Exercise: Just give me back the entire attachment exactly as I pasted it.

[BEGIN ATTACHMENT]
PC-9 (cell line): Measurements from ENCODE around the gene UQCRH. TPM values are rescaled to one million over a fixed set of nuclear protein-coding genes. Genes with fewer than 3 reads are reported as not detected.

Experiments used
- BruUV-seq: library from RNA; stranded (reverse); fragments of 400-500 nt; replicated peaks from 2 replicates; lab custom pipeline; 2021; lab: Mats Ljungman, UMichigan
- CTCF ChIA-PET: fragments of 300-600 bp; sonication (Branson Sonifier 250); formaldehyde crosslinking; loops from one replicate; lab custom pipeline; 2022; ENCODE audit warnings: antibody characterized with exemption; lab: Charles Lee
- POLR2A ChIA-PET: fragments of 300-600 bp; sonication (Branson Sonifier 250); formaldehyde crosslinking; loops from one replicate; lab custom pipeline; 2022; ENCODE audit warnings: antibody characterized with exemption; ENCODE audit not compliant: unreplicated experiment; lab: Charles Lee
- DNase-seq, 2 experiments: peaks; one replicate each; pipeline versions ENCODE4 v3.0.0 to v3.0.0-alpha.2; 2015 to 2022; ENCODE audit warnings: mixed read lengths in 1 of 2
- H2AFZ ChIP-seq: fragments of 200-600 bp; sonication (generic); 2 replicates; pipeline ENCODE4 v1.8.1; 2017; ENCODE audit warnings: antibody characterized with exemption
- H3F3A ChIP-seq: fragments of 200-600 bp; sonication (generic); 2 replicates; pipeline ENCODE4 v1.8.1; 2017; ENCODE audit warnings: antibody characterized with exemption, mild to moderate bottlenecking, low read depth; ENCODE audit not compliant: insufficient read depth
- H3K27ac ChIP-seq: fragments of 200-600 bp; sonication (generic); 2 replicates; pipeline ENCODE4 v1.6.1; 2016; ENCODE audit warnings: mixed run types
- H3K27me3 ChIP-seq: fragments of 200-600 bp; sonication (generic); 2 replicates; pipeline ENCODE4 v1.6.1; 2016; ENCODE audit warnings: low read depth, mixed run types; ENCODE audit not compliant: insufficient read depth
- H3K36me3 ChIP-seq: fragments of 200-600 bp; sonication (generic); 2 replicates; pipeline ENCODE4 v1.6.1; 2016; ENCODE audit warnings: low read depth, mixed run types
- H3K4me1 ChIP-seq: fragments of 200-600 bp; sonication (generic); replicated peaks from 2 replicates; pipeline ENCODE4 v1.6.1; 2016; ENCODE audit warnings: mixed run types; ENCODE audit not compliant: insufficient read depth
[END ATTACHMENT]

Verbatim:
PC-9 (cell line): Measurements from ENCODE around the gene UQCRH. TPM values are rescaled to one million over a fixed set of nuclear protein-coding genes. Genes with fewer than 3 reads are reported as not detected.

Experiments used
- BruUV-seq: library from RNA; stranded (reverse); fragments of 400-500 nt; replicated peaks from 2 replicates; lab custom pipeline; 2021; lab: Mats Ljungman, UMichigan
- CTCF ChIA-PET: fragments of 300-600 bp; sonication (Branson Sonifier 250); formaldehyde crosslinking; loops from one replicate; lab custom pipeline; 2022; ENCODE audit warnings: antibody characterized with exemption; lab: Charles Lee
- POLR2A ChIA-PET: fragments of 300-600 bp; sonication (Branson Sonifier 250); formaldehyde crosslinking; loops from one replicate; lab custom pipeline; 2022; ENCODE audit warnings: antibody characterized with exemption; ENCODE audit not compliant: unreplicated experiment; lab: Charles Lee
- DNase-seq, 2 experiments: peaks; one replicate each; pipeline versions ENCODE4 v3.0.0 to v3.0.0-alpha.2; 2015 to 2022; ENCODE audit warnings: mixed read lengths in 1 of 2
- H2AFZ ChIP-seq: fragments of 200-600 bp; sonication (generic); 2 replicates; pipeline ENCODE4 v1.8.1; 2017; ENCODE audit warnings: antibody characterized with exemption
- H3F3A ChIP-seq: fragments of 200-600 bp; sonication (generic); 2 replicates; pipeline ENCODE4 v1.8.1; 2017; ENCODE audit warnings: antibody characterized with exemption, mild to moderate bottlenecking, low read depth; ENCODE audit not compliant: insufficient read depth
- H3K27ac ChIP-seq: fragments of 200-600 bp; sonication (generic); 2 replicates; pipeline ENCODE4 v1.6.1; 2016; ENCODE audit warnings: mixed run types
- H3K27me3 ChIP-seq: fragments of 200-600 bp; sonication (generic); 2 replicates; pipeline ENCODE4 v1.6.1; 2016; ENCODE audit warnings: low read depth, mixed run types; ENCODE audit not compliant: insufficient read depth
- H3K36me3 ChIP-seq: fragments of 200-600 bp; sonication (generic); 2 replicates; pipeline ENCODE4 v1.6.1; 2016; ENCODE audit warnings: low read depth, mixed run types
- H3K4me1 ChIP-seq: fragments of 200-600 bp; sonication (generic); replicated peaks from 2 replicates; pipeline ENCODE4 v1.6.1; 2016; ENCODE audit warnings: mixed run types; ENCODE audit not compliant: insufficient read depth